“Can we get in Pitchfork?”
At Independent Music Promotions we are lucky enough to be exposed to an extremely wide variety of independent bands, and it often seems the difference between a band rising fast, sinking like a stone or staying motionless in place comes down to the ideas and beliefs held by the band members themselves. Just like in life, ideas, philosophies and belief systems can cause us a lot of trouble internally and externally, leading us to do and think all kinds of irrational things. Some of the following list will be concrete things that many artists tend not to think about, and some of it will include harmful ideas they hold dear.
All of them I see first hand, and often enough to be inspired to share this article.
1) “All or Nothing”
Possibly due to growing up with long-held cultural expectations going all the way back to Elvis Presley and the Beatles, our collective idea of what it is to “be in a band” or “to make it” generally involves visions of superstars gracing the stage in front of 50,000 or so obsessed followers. It’s fine and good to have an image in your mind of your goal. The problem is, this goal, if held too close and without the proper neutrality, can taint all the building blocks along the way and cause bands to implode early when they were just on the verge of getting somewhere. Artists who start off wanting everything nearly always grossly underestimate the work involved, and this leads to disillusionment and despair. There’s no such thing in reality as “all or nothing”. You are where you are so start from there.
2) “I’m a True Artist”
This is a true poison. If you’re an honest, true artist, I congratulate you. In my view, you’re a wonderful thing for this world. However, just BE an honest artist. Don’t THINK you are one. It will get in your way, trust me. It’s the same as the man on the path to enlightenment who thinks “I’m a great yogi”. He won’t achieve his goal. Thinking “I’m a true artist” tends to solidify subconscious beliefs about lack of success, “the Man”, and the army of commercial sods out there that you’re up against. It can make you feel alone in a music industry that sometimes seems to be a more dangerous environment than the Democratic Republic of the Congo. Don’t let yourself get polarized. The Doors are considered by many to be true artists, and yet they also had the business drive to make it. They called in to Los Angeles radio requesting “Break on Through” to get their foot in the door. They didn’t expect anyone to find them because of their unique gifts.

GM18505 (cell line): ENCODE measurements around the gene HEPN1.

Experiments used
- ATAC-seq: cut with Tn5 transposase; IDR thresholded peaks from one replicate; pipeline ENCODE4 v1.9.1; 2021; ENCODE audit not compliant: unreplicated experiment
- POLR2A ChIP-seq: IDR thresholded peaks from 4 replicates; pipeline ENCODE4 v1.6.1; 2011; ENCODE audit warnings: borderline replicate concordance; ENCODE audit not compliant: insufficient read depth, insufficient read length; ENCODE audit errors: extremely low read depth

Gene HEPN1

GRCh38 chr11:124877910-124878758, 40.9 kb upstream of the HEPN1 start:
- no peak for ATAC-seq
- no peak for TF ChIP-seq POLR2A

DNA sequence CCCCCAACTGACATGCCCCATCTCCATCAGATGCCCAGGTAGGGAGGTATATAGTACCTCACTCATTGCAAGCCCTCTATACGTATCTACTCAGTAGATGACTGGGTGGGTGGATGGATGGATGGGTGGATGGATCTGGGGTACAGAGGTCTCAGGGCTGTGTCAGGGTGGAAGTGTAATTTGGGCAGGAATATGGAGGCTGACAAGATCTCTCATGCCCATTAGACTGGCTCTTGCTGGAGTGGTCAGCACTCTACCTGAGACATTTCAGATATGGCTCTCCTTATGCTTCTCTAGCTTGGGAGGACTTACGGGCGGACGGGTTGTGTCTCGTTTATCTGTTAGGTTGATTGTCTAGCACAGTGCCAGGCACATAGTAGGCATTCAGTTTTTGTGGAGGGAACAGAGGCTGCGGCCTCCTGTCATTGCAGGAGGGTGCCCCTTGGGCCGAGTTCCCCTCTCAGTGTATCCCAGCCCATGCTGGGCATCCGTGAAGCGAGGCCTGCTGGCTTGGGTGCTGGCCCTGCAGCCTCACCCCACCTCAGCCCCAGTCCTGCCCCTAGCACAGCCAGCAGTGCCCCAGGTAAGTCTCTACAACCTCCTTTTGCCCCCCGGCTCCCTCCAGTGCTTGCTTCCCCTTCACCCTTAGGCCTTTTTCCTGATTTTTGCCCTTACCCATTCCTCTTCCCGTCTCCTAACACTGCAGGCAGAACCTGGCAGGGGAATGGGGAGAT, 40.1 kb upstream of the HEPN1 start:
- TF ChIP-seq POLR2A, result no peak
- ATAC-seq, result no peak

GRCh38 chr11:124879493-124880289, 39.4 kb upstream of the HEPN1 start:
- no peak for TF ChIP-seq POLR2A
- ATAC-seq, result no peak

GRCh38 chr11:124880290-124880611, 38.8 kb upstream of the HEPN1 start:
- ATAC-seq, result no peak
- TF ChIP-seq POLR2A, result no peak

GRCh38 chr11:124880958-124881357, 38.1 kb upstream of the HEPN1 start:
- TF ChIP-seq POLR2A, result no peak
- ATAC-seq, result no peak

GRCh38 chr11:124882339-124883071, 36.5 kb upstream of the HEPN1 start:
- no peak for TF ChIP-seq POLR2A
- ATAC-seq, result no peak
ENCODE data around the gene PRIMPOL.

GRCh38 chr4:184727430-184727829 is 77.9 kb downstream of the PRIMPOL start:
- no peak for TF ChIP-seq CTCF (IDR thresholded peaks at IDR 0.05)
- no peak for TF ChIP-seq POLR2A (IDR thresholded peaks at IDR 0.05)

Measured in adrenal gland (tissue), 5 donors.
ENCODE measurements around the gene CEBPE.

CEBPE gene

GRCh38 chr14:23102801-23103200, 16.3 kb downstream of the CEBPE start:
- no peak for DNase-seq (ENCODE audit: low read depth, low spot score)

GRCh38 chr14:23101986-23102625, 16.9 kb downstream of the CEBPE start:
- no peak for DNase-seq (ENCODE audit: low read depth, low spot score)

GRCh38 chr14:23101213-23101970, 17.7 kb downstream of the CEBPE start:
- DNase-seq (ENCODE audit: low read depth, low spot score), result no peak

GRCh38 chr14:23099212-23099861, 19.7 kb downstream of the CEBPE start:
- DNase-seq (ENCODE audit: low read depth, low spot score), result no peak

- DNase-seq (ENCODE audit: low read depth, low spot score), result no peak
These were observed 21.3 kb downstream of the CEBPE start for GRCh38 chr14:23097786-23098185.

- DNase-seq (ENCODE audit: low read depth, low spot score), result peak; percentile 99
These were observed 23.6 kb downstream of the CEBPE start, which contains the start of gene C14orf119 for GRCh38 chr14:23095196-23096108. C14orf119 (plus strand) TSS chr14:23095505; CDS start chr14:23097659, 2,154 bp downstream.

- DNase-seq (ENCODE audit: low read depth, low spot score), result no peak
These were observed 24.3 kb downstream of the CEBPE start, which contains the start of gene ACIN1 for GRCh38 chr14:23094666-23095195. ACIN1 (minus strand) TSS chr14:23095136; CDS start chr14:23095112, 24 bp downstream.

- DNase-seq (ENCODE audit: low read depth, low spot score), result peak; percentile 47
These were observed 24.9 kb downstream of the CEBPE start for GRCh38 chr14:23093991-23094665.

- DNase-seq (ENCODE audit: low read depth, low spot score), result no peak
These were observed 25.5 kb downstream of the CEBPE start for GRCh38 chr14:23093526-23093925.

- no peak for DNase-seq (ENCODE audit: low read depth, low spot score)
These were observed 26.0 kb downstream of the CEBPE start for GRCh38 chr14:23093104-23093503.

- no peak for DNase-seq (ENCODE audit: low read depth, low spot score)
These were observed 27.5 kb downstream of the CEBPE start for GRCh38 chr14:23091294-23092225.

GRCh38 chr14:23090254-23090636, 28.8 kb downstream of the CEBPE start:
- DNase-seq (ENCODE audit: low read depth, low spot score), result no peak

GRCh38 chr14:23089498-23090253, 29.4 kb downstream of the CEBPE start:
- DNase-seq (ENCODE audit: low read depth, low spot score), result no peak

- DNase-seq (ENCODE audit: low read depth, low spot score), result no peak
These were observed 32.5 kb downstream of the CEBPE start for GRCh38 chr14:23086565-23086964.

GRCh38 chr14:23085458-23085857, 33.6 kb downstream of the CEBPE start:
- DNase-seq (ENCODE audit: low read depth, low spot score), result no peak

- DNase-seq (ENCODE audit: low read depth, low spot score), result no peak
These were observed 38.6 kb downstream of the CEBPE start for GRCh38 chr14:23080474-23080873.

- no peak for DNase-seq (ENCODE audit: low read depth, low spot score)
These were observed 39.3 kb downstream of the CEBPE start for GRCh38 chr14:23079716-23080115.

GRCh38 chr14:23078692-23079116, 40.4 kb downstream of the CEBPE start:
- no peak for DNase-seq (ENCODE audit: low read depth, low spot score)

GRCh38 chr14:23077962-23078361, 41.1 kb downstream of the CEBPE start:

3) “We have no money”
That may be true, and everyone has their stories as to why they’re in that situation. People have stories about why they’re in ANY given situation; why they’re lazy, why they’re sick, why they’re angry, why they don’t trust people, why they are religious, why they are stressed, why they believe humanity is doomed…and many of our stories are quite rational and justified. We re-enforce them by repeating them over and over to anyone willing to listen.
But it doesn’t help.
The tough thing to accept, and this really is a bitter pill to swallow, is this. No one cares about your story. They may understand. They may empathize. But no one really cares. Once you know that, once you TRULY know that, it’s liberating. You can face who you actually are and where you actually are with courage instead of excuses.
Your band is a BUSINESS. In no other business are people allowed to say “I don’t have money but I want success”. The landlord would kick you out in a second. It’s only independent bands who have such an issue with investing in themselves.
4) “Can we get in Pitchfork?”